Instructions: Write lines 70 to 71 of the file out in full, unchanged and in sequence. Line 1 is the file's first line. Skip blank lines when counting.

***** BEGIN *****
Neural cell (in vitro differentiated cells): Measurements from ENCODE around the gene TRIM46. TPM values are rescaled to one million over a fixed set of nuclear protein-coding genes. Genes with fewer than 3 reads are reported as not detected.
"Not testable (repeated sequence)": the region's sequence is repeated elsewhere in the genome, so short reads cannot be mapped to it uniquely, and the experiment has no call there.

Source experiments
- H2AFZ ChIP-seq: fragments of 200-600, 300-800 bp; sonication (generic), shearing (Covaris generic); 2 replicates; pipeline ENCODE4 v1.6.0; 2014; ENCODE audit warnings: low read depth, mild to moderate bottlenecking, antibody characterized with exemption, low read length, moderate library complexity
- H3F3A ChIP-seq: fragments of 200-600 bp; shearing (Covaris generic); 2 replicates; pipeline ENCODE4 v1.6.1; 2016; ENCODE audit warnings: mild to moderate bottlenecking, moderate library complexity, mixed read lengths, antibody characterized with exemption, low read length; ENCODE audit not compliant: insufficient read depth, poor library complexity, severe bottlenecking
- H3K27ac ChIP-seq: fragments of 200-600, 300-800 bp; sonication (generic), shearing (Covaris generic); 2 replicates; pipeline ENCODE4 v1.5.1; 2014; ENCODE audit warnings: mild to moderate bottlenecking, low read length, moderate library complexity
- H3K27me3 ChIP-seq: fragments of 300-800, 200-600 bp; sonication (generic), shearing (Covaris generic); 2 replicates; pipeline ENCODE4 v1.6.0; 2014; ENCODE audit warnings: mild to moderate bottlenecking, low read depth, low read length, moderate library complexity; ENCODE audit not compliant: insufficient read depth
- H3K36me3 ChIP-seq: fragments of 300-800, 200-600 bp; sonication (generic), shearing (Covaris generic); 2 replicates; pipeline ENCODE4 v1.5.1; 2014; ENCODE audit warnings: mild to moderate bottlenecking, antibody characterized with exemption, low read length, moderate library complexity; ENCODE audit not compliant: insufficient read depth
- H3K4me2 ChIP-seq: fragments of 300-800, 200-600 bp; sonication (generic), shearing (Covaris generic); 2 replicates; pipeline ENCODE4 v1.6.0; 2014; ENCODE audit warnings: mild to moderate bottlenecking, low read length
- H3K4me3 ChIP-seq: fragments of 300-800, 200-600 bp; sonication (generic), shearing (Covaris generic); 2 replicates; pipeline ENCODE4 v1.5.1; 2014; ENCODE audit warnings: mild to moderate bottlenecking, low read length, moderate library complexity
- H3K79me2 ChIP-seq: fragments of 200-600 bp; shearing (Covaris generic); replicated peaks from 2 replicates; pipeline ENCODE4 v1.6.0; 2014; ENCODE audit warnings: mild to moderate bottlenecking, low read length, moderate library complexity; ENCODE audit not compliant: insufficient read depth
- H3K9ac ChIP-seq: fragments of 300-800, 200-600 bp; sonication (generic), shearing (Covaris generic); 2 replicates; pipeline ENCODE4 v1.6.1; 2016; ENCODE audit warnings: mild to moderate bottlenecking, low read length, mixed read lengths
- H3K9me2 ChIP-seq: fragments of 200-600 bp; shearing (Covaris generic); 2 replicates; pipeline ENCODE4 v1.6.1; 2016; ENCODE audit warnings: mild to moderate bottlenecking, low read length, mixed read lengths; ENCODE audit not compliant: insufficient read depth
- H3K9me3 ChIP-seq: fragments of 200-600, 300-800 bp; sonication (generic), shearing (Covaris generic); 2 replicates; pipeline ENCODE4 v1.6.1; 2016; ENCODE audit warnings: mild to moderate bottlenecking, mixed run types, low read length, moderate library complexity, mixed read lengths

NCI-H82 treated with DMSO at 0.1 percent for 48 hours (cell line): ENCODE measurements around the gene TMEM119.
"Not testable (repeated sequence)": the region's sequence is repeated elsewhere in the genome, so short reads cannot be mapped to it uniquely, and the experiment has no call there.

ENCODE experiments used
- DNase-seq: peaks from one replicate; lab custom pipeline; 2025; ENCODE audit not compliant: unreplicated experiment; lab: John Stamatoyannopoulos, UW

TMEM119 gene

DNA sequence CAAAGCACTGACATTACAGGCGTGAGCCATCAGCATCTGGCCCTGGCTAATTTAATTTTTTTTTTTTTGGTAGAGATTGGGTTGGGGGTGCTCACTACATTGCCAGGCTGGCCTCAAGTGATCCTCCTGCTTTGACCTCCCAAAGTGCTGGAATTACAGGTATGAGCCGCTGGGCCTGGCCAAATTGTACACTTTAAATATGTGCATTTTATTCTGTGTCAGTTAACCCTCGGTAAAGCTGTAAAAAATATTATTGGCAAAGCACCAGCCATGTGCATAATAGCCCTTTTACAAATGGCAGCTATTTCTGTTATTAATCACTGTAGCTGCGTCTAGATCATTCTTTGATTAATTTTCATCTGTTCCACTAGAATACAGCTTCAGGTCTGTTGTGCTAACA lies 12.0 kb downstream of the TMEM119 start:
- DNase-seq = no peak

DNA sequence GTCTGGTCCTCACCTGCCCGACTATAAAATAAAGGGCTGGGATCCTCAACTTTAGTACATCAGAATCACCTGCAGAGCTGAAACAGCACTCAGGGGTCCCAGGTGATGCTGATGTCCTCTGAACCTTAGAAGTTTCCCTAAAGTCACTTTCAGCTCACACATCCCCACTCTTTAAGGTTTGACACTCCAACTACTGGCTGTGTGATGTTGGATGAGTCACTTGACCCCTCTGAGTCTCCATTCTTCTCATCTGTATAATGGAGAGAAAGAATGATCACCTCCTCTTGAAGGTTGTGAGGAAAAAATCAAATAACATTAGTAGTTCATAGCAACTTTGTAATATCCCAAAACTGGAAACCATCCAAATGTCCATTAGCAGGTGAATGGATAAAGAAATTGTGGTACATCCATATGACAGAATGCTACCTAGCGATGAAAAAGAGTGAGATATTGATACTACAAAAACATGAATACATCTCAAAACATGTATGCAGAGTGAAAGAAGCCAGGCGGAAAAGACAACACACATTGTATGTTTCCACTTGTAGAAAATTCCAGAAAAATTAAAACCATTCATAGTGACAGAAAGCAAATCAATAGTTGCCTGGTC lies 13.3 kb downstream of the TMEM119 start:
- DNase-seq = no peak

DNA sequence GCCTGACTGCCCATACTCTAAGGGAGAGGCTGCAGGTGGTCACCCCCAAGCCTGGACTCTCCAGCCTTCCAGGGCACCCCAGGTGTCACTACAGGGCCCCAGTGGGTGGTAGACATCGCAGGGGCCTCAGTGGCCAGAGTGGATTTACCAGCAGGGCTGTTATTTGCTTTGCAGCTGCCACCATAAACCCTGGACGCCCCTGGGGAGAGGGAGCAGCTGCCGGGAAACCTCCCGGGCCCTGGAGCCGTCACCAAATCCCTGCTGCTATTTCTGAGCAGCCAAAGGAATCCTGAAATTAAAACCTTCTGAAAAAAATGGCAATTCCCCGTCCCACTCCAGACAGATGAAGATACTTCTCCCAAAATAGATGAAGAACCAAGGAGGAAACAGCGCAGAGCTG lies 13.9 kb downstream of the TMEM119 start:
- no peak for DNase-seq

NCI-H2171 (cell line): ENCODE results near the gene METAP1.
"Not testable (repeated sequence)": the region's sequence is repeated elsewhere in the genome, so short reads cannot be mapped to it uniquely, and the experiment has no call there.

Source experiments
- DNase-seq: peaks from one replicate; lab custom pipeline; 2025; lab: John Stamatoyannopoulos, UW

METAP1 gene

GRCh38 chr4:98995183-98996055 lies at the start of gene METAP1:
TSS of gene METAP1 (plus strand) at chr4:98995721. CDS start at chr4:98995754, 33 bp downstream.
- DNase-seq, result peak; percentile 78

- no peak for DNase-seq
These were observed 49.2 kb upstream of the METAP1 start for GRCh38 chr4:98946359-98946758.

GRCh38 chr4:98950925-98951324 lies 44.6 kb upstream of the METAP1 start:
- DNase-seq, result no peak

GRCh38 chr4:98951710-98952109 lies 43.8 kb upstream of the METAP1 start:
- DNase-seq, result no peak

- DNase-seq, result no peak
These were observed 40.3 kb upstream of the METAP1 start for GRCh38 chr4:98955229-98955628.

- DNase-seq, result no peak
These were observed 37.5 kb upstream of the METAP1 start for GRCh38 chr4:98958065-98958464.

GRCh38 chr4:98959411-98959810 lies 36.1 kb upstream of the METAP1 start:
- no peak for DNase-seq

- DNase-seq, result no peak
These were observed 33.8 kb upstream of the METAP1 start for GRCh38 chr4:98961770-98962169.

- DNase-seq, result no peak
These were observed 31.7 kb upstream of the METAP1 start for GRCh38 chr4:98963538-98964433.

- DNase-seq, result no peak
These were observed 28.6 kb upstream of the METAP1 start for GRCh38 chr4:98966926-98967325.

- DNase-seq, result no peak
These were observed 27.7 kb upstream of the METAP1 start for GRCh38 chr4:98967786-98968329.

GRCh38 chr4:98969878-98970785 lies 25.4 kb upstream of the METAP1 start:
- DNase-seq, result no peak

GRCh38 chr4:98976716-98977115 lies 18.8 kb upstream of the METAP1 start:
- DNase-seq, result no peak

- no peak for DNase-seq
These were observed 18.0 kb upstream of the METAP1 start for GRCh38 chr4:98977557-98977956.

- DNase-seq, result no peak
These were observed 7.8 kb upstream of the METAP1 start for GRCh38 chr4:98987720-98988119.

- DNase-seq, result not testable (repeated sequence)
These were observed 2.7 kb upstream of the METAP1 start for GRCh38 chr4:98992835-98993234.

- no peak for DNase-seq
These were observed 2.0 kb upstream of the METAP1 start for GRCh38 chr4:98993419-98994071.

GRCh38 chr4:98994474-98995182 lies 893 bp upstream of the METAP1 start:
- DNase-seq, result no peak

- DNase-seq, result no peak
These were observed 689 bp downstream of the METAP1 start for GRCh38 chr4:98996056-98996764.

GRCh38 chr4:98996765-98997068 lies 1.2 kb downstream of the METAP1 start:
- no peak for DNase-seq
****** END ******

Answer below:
GRCh38 chr4:98996765-98997068 lies 1.2 kb downstream of the METAP1 start:
- no peak for DNase-seq